In The Leopard, we learn that one major effect of never worrying about money is total boredom.
In The Leopard, Lampedusa shows us that dissatisfaction is something you can overcome if you just suck it up.
When you're an aristocrat who comes from hundreds of years of noble families, you're bound to have a little pride. What's so interesting about The Leopard is how several wealthy, noble characters negotiate the fact that the world is changing; the things that once made people proud (like family bloodlines) aren't as important as they used to be. And pride isn't very adaptable. Instead, it tends to be rigid when demanding respect. So what do you do when the world refuses to give you the respect you think you deserve? Well, that's one of the things this book wants us to have a look at.
In The Leopard, we learn that sooner or later, pride always leads to a downfall.
The Leopard shows us that pride can be a positive force if we take pride in the right things.
In the world of the prim and proper 19th-century aristocracy, you wouldn't expect sex to be a huge part of daily life. But the fact is that sex is pretty much everywhere in The Leopard, from the descriptions of flowers to all the secret rooms hidden inside Fabrizio's houses (and inside his mind). Fabrizio is a guy who loves to cheat on his wife; that's no mystery. What kind of aristocrat would he be if he didn't indulge every little impulse he had? Funnily enough, it's his nephew Tancredi, the bad boy, who shows the most respect for the institution of marriage by not having sex with Angelica until they're married.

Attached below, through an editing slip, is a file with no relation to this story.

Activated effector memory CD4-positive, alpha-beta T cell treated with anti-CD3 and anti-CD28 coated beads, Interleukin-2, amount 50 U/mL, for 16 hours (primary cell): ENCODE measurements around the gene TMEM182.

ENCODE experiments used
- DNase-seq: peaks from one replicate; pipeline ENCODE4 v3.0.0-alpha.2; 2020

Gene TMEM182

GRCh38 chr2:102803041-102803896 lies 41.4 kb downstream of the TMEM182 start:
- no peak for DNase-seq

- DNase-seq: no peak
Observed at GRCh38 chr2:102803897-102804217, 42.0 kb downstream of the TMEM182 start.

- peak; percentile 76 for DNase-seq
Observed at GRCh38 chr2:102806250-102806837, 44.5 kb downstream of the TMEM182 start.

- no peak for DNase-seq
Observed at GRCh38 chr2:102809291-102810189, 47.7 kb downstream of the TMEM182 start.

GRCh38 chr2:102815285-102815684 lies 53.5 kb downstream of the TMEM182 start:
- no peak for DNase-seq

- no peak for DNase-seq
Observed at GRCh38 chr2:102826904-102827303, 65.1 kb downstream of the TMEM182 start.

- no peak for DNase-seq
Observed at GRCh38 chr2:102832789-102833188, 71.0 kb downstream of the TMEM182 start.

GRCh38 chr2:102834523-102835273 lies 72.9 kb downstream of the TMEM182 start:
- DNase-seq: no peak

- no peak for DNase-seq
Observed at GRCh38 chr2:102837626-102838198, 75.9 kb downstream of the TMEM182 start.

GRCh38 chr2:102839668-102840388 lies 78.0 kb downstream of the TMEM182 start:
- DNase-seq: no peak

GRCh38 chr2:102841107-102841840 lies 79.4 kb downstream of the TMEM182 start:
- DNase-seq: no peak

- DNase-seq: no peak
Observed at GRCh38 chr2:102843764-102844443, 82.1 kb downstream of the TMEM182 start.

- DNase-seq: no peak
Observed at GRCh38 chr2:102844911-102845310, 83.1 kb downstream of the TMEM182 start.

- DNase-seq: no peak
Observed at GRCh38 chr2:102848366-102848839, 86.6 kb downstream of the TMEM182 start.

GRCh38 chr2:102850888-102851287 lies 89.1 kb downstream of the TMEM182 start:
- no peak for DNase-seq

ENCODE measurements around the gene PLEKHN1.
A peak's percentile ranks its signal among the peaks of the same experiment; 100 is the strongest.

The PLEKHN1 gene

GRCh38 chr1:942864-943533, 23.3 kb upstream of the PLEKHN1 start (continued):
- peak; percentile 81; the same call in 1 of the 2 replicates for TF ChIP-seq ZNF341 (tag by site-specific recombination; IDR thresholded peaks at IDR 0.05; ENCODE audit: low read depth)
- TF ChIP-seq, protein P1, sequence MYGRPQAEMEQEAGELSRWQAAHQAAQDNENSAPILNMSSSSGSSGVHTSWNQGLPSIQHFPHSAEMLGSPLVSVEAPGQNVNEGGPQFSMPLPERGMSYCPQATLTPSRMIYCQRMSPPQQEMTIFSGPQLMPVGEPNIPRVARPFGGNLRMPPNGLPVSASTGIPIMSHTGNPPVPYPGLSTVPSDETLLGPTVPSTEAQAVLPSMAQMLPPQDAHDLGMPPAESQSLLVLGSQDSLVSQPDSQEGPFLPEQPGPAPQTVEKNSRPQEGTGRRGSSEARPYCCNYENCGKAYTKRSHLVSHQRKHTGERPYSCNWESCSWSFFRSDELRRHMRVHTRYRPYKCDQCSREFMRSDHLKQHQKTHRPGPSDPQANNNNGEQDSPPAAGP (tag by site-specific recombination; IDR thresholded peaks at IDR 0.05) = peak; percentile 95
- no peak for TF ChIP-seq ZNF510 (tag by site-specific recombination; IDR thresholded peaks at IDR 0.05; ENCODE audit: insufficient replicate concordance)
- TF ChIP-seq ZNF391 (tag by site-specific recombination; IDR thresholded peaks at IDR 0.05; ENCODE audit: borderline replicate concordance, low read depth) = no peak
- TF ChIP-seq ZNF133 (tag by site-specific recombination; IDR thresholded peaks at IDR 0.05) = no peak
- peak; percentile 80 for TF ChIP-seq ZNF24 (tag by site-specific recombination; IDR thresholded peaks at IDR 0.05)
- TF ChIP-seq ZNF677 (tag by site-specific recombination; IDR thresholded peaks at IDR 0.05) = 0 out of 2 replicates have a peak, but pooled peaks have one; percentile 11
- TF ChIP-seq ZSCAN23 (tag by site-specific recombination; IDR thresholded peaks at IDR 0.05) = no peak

In The Leopard, sex is just a way for characters to distract themselves from their problems.
In The Leopard, we find that sex is the only beautiful thing left when everything else in life has lost its meaning.
Inertia is one of the themes that make The Leopard such an interesting novel. Yes, the main point of the story is the end of the Salina family and the Sicilian aristocracy in general. But the fact that Prince Fabrizio does nothing to stop this decline forces him (and us) to ask some deep questions. Has Fabrizio's internal engine run out of steam? Has he totally lost faith in the traditional values of his class? Has he just surrendered to history? The simple answer to all these questions is yes, but it's the questions themselves that keep a lot of readers coming back to this book.
In The Leopard, we learn that inertia is the only thing a person can feel if they think hard enough about the reasons for doing anything.
In The Leopard, Lampedusa shows us that inertia is the number one sign that a certain type of social class is about to die.
In 19th-century Italy, Roman Catholicism decided just about every part of everyday life, from the eating of meat to the saying of grace at dinnertime. Father Pirrone is the main spokesperson for the church in The Leopard, and through him, you can tell how invested he is in the future of Prince Fabrizio.
He's really worried, for example, about what will happen if Italy becomes a united democratic country, because churches don't have as much power in democratic countries as they do in more traditional-style ones. So yeah, even Father Pirrone is totally self-interested when it comes to power and property, but at least he also cares about what'll happen to the poor, which is more than you can say about a character like Don Calogero.
In The Leopard, religion is the only value system that's strong enough to survive the transition from the old world to the new.
In The Leopard, the characters that obey religious rules are much more fulfilled than ones who don't.